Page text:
Feud at the funeral
AS THE royals rally around the Queen, there are concerns that battling brothers William and Harry may detract from the funeral for Prince Philip.
My grandfather’s century of life was defined by service
My grandfather was a man of service
I will miss my grandpa, but I know he would want us to get on with the job
I know that right now he would say to all of us, beer in hand, ‘Oh do get on with it’
... his infectious sense of adventure as well as his mischievous sense of humour
THE tensions between Prince Harry and Prince William are threatening to overshadow the funeral of their beloved grandfather.
As the royal family rallies around the Queen, there were concerns Tuesday night that the battling brothers may detract from the memorial to Prince Philip on Saturday.
It was revealed the Queen, 94, would be supported by a senior member of the royal family – most likely Prince Charles – when she resumes public engagements next month, to ensure she doesn’t “walk alone”.
However, there was pressure on her grandchildren to set aside their differences, at least for the funeral.
Royal watchers noted that Prince Harry got personal instead of using American-style corporate speak in his touching statement to his grandfather, while Prince William said the duke would want them to get on with the job.
However, the contrasting statements highlighted how far apart the feuding brothers remain. “The differences will not be easily resolved by a single encounter at the wake,”
... master of the barbecue, legend of banter, and cheeky right ’til the end
respected royal author Robert Lacey said.
Prince Harry has been holed up at Frogmore Cottage in the grounds of Windsor Castle, the home he paid $5m to renovate with his Netflix deal cash. He arrived on Sunday and was isolating under coronavirus rules.
Prince Harry was yet to see Prince William, who was on Tuesday night at his country estate Anmer Hall in Norfolk, about 2½ hours drive north of London.
The breakdown in the relationship between Prince Harry, 36, and Prince William, 38, has threatened to eclipse the funeral for Prince Philip on Saturday.
The duke, who died aged 99, will be honoured by the brothers as they walk behind his coffin in the funeral march to St George’s Chapel.
The pair released statements within 30 minutes of each other late on Monday, Australian time, whereas in better times they may have put out a joint tribute.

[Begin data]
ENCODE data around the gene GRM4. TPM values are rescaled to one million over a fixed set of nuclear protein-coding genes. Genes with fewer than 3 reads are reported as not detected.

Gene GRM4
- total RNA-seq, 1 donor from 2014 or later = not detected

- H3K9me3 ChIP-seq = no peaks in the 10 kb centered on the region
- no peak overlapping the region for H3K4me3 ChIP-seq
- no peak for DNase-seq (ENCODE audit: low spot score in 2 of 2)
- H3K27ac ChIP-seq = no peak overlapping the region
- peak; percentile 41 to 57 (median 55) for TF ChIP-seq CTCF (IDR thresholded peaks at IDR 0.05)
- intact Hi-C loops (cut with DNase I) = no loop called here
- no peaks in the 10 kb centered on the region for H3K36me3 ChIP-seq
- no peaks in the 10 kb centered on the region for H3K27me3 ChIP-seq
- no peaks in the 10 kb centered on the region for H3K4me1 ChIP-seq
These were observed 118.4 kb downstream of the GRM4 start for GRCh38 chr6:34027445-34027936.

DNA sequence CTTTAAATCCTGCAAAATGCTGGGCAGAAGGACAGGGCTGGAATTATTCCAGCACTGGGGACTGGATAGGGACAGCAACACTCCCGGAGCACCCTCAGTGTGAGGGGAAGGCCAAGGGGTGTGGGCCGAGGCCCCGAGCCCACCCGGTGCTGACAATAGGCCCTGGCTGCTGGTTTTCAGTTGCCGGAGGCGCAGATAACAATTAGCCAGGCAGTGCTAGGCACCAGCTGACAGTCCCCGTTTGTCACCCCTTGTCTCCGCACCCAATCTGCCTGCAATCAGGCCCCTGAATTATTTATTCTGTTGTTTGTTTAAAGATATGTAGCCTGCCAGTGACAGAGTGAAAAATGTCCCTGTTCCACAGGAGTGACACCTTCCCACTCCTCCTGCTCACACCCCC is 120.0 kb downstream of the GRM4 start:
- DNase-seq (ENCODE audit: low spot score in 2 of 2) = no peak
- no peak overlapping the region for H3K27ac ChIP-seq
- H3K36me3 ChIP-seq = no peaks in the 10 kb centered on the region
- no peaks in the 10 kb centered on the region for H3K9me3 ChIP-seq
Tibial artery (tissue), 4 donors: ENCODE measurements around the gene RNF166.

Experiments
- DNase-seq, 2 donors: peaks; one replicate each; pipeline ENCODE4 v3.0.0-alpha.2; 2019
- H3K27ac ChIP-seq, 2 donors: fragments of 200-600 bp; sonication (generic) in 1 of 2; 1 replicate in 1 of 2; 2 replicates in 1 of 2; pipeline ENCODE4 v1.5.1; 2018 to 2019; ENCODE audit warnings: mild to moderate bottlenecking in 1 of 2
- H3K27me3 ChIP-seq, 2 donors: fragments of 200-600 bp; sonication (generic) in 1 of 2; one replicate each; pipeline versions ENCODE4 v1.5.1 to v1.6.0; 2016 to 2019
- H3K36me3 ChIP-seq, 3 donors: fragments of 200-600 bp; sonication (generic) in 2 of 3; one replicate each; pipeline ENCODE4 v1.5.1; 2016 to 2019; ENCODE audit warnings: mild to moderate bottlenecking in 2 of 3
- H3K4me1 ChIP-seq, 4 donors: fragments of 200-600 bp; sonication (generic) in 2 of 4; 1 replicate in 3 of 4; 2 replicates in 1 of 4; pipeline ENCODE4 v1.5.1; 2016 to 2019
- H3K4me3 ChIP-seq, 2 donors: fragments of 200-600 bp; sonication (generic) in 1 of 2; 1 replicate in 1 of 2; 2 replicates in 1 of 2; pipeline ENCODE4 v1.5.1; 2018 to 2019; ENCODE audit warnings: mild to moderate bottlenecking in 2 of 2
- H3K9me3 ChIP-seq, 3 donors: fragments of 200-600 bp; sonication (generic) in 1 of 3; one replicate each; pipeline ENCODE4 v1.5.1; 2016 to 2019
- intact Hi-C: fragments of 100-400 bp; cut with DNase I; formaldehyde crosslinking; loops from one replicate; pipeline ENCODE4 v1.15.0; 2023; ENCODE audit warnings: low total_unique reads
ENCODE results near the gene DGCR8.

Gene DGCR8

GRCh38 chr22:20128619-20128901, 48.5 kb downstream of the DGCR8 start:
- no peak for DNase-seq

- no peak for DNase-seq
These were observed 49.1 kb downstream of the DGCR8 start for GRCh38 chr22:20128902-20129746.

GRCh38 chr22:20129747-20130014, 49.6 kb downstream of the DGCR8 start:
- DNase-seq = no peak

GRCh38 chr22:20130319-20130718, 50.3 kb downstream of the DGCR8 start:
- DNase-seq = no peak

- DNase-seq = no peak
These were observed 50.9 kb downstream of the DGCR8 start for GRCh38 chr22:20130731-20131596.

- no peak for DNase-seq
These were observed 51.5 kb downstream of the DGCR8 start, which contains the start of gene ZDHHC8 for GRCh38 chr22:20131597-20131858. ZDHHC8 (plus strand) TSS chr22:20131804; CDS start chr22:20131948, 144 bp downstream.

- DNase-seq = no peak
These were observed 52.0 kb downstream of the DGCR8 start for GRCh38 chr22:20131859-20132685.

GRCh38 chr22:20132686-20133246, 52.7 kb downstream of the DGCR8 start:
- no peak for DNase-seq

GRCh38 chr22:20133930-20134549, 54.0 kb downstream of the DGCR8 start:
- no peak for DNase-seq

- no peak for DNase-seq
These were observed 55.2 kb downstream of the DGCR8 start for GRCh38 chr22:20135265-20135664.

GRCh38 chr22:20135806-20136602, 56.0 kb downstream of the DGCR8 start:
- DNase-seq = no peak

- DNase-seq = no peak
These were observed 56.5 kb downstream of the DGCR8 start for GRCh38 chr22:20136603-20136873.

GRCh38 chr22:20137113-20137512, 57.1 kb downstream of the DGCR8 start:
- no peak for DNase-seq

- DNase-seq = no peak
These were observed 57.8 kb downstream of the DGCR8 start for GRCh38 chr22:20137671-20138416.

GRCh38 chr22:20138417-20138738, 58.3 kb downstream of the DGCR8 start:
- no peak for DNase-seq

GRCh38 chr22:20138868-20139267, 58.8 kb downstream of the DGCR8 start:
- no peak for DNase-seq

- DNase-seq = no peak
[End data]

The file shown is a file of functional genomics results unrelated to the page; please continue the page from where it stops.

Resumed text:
Prince Harry spoke of his grandfather warmly as a “legend of banter” and “master of the barbecue” in a personal tone absent from his previous missives from America, believed to have been shaped by his wife Meghan’s public relations team.
Prince William’s statement contained the line: “Catherine and I will continue to do what he would have wanted and will support the Queen in the years ahead. I will miss my grandpa, but I know he would want us to get on with the job.”
That jab was seen as a line in the sand to Prince Harry, who stepped back from royal duties in March 2020, and then blasted the royal family as racist in an awkward interview with Oprah Winfrey last month.
WE already knew Prince Philip was a fine man, from the devotion he showed the Queen in 73 years of marriage.
But there’s more.
He also was soundly sceptical about climate alarmism.
Australian geologist Ian Plimer, author of The Climate Change Delusion, has just released fan mail Philip sent him in 2018, on Windsor Castle letterhead, saying that he is “very much enjoying reading” the book, just as he “very much enjoyed” Plimer’s previous critique of climate alarm “Heaven and Earth”.
Plimer’s thesis in both books is that throughout history the climate always has changed, with or without human intervention, and there is no relationship between carbon dioxide and temperature.
“I find it frustrating, as a lay person, to find answers to technical questions,” wrote Philip, a practical conservationist, then aged 96.
“You see gigantic wind turbines appearing all over the country, but there is very little about the practical value of these monstrosities. Your book demolishes the fictions created by wishful thinking.
“When will common sense and good science prevail and what happens if (it) does not do so fairly soon.”
The letter, which Plimer gave to Spectator Australia editor Rowan Dean after Philip died last week, was not the first communication between the prince and the sceptic.
As the UK Telegraph newspaper reported at the time, Philip invited Plimer to come to London to give a lecture about climate change in 2010, only to be overruled by royal mandarins who withdrew the invitation “with great regrets”, explaining that “members of the Royal Family (can’t be seen) advocating or supporting a particular political stance”.
Fair enough, but by the same token let’s hope Prince Charles keeps his environmental causes he and woke Harry support when he becomes King to himself.